That does not mean that you should just say you’re never going to church again and you plan on staying home to read the Bible on your own. We are also told that, as the Body of Christ, we are to work together. It is vital that we meet with one another to discuss God, our relationship with Him, and share what we are learning about (those just being a few examples).
It is also dangerous to say and believe that, “we don’t have to go to a church to worship God.” Which though this statement is true in a sense, that we do not have to go to a physical church to worship God, but I’ve found most “Christians” that use this term are doing so as an excuse in not going, not because God is telling them not to go but because they don’t want to make the effort for the Lord.
And after all of that, does this mean I believe God doesn’t want me involved in some sort of church or ministry? No, but right now He wants me to do what I’m doing now. I can’t honestly say that I will not go to another church, sit in a pew, to listen to the gospel. I can honestly say that God is not calling me to any specific church right now and is telling me to continue what I’m doing. I do not want to allow myself to become distracted from what He is already telling me to do by seeking a church on my own terms.
I suppose through all of this I have gotten off topic. When speaking of the Old Testament, there are a lot of things to consider. One being that the Israelites had laws to follow. Christ didn’t come in saying we needed to do the same rituals as the Jews, but we needed to follow Him. Another thing is that there are some mentions of things that were set in place, as a law or requirement, to protect the Israelites. Such examples can be found in Leviticus 13:47-59 and Leviticus 14:33-57, where they were warned about the “plague of leprosy” that might come about in their homes or garments. What is this plague they were speaking of you ask? Well quite simply about bacteria and mold.

lep·ro·sy
noun Pathology .
a chronic, mildly infectious disease caused by Mycobacterium leprae,  affecting the peripheral nervous system, skin, and nasal mucosa and variously characterized by ulcerations, tubercular nodules, and loss of sensation that sometimes leads to traumatic amputation of the anesthetized part.
http://dictionary.reference.com/browse/leprosy?s=t

You can see by this that during these times they obviously didn’t know a lot about germs and staying clean. God made it clear to them what they were to do if they found such things (and who back then would know better about cleanliness than the priests). Does that mean that if I find mold in my house I’m supposed to call my local priest to come check it out and help clean it up? No, but that might be an amusing prank call (please don’t do that).

All said and done (and I’ve said plenty and rambled enough), I believe it is important to realize that when reading the Old Testament, learn what God wants you, by seeking His counsel, and remember that it is in Christ that we are made as new and able to come to God, not from abiding by all of the old laws. Christ is our High Priest, our Intercessor.

Hebrews chapter 7 really sums a lot of the explination up for you if you’re interested.

Hebrews 7

For this Melchisedec, king of Salem, priest of the most high God, who met Abraham returning from the slaughter of the kings, and blessed him;  (2)  To whom also Abraham gave a tenth part of all; first being by interpretation King of righteousness, and after that also King of Salem, which is, King of peace;  (3)  Without father, without mother, without descent, having neither beginning of days, nor end of life; but made like unto the Son of God; abideth a priest continually.  (4)  Now consider how great this man was, unto whom even the patriarch Abraham gave the tenth of the spoils.  (5)  And verily they that are of the sons of Levi, who receive the office of the priesthood, have a commandment to take tithes of the people according to the law, that is, of their brethren, though they come out of the loins of Abraham:  (6)  But he whose descent is not counted from them received tithes of Abraham, and blessed him that had the promises.  (7)  And without all contradiction the less is blessed of the better.  (8)  And here men that die receive tithes; but there he receiveth them, of whom it is witnessed that he liveth.  (9)  And as I may so say, Levi also, who receiveth tithes, payed tithes in Abraham.  (10)  For he was yet in the loins of his father, when Melchisedec met him.  (11)  If therefore perfection were by the Levitical priesthood, (for under it the people received the law,) what further need was there that another priest should rise after the order of Melchisedec, and not be called after the order of Aaron?  (12)  For the priesthood being changed, there is made of necessity a change also of the law.  (13)  For he of whom these things are spoken pertaineth to another tribe, of which no man gave attendance at the altar.  (14)  For it is evident that our Lord sprang out of Juda; of which tribe Moses spake nothing concerning priesthood.  (15)  And it is yet far more evident: for that after the similitude of Melchisedec there ariseth another priest,  (16)  Who is made, not after the law of a carnal commandment, but after the power of an endless life.  (17)  For he testifieth, Thou art a priest for ever after the order of Melchisedec.  (18)  For there is verily a disannulling of the commandment going before for the weakness and unprofitableness thereof.  (19)  For the law made nothing perfect, but the bringing in of a better hope did; by the which we draw nigh unto God.  (20)  And inasmuch as not without an oath he was made priest:  (21)  (For those priests were made without an oath; but this with an oath by him that said unto him, The Lord sware and will not repent, Thou art a priest for ever after the order of Melchisedec:)  (22)  By so much was Jesus made a surety of a better testament.  (23)  And they truly were many priests, because they were not suffered to continue by reason of death:  (24)  But this man, because he continueth ever, hath an unchangeable priesthood.  (25)  Wherefore he is able also to save them to the uttermost that come unto God by him, seeing he ever liveth to make intercession for them.  (26)  For such an high priest became us, who is holy, harmless, undefiled, separate from sinners, and made higher than the heavens;  (27)  Who needeth not daily, as those high priests, to offer up sacrifice, first for his own sins, and then for the people’s: for this he did once, when he offered up himself.  (28)  For the law maketh men high priests which have infirmity; but the word of the oath, which was since the law, maketh the Son, who is consecrated for evermore.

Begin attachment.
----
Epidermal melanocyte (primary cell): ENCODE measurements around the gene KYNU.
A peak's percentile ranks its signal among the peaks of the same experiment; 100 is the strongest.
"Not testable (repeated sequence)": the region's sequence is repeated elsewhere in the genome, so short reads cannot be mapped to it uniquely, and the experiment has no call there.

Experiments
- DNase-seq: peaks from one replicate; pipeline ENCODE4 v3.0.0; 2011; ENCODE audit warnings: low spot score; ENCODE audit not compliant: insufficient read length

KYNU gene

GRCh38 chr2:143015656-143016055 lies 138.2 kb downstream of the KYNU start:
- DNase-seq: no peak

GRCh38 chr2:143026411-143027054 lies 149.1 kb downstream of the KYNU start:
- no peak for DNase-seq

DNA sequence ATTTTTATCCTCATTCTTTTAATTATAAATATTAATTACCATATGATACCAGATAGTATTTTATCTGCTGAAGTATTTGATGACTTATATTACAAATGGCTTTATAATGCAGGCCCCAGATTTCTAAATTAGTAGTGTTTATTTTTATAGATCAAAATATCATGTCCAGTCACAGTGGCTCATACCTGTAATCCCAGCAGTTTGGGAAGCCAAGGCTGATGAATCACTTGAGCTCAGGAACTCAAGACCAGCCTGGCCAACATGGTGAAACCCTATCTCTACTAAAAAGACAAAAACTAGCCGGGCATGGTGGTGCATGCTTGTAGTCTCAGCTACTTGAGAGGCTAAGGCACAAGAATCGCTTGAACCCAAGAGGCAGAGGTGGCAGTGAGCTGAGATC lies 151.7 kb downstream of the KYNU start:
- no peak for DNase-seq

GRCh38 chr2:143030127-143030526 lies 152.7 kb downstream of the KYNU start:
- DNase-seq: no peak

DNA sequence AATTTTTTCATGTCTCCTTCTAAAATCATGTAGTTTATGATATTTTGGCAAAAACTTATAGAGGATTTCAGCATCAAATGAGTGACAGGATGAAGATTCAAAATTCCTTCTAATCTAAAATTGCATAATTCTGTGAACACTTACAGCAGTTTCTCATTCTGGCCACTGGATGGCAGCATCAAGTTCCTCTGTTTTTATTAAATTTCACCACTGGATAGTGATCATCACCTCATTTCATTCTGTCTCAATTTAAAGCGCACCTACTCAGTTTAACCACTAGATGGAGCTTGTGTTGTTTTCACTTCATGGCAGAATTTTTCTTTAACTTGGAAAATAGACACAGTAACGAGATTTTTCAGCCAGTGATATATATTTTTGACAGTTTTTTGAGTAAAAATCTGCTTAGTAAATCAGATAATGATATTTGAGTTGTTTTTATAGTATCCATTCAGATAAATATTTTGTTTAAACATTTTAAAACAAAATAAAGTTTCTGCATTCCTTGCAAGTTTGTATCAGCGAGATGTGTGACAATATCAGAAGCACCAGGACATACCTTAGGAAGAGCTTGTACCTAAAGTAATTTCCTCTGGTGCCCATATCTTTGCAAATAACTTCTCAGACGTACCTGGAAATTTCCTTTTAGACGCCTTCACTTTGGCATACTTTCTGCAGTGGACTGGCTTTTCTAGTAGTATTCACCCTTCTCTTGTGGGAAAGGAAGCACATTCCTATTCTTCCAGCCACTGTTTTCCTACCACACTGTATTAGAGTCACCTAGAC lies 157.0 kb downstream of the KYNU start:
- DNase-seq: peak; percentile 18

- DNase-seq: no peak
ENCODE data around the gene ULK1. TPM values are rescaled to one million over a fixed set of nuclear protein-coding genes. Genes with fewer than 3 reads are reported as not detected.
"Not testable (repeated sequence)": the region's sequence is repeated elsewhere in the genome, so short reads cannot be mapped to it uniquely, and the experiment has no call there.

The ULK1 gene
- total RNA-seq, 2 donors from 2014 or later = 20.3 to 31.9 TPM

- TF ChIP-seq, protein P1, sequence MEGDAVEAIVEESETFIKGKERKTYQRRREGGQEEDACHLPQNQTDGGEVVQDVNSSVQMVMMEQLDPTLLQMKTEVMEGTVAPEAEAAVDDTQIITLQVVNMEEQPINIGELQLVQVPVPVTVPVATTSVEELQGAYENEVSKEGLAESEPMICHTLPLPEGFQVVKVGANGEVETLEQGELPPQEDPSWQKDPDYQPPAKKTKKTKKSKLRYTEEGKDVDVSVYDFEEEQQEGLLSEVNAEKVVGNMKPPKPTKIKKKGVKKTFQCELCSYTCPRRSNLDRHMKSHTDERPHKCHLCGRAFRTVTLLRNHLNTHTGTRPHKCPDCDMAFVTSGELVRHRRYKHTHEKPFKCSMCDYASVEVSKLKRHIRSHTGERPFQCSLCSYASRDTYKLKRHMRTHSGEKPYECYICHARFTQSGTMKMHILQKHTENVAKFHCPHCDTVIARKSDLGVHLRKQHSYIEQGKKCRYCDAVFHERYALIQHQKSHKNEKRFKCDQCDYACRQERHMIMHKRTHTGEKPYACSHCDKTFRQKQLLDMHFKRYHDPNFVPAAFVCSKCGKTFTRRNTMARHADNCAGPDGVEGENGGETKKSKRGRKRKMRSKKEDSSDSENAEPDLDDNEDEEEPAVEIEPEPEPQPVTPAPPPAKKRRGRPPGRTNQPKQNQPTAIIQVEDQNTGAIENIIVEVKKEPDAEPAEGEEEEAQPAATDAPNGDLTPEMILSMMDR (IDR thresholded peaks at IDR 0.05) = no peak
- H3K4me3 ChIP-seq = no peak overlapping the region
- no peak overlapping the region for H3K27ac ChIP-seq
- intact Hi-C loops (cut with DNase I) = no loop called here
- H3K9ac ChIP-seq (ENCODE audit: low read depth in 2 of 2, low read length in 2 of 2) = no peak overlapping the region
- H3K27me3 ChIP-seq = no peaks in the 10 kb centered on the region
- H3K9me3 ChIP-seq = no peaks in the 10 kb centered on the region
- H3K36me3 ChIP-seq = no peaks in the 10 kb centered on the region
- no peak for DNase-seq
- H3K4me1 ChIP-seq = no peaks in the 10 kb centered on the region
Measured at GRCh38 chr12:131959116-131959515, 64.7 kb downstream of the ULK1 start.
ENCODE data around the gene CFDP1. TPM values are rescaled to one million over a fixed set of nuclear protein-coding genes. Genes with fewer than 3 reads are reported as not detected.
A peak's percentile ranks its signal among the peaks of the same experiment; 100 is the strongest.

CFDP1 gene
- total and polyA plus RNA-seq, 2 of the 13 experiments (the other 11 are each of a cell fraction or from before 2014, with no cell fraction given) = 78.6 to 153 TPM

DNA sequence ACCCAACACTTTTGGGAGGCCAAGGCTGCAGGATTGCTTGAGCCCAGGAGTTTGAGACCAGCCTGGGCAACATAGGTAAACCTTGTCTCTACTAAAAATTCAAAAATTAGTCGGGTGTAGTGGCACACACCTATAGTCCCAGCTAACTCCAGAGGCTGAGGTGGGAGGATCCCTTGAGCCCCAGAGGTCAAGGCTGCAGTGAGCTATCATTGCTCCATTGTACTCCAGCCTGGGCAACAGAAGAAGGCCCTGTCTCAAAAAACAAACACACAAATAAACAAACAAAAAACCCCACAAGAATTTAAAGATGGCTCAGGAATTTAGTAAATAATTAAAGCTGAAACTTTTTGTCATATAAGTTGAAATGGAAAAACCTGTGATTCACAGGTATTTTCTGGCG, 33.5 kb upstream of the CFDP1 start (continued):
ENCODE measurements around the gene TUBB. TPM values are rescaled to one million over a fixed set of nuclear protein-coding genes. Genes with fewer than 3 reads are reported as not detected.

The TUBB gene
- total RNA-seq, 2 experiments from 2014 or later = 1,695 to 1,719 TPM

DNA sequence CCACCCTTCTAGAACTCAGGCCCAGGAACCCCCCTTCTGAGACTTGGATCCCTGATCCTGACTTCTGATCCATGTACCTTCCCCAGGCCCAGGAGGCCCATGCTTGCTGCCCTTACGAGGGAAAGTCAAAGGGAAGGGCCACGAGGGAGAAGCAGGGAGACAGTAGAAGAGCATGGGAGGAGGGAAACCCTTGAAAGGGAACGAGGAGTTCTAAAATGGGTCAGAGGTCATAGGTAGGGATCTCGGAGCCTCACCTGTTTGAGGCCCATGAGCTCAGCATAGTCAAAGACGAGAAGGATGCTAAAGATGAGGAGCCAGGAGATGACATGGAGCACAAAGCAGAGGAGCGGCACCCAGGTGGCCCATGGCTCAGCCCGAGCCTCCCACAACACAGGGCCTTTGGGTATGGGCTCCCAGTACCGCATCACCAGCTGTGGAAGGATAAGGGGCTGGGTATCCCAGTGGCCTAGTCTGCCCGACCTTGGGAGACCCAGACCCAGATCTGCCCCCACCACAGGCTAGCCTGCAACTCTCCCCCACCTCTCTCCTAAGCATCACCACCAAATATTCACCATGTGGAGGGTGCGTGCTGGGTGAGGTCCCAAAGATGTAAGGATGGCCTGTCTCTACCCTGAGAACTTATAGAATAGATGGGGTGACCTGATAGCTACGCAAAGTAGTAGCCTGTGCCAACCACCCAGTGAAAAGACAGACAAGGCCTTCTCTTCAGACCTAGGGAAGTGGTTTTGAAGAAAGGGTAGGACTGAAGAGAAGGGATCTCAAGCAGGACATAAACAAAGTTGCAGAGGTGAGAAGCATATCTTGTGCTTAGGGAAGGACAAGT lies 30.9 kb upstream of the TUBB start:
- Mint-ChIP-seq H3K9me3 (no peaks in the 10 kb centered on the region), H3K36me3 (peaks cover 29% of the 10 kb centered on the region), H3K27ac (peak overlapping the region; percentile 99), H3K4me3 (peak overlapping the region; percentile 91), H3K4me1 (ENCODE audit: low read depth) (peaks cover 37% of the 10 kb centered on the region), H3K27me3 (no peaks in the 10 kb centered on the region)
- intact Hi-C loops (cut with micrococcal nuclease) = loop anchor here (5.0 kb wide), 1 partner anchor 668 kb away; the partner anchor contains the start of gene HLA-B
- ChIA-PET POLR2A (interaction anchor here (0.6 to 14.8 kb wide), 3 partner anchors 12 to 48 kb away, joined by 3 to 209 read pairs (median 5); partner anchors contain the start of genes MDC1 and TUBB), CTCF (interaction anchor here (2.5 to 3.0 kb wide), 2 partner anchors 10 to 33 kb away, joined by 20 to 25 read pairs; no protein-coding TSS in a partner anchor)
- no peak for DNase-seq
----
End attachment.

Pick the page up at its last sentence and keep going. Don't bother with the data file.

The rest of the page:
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One thought on “Exodus and the Laws of the Old Testament

  1. Pingback: Exodus Passover | unicorncoat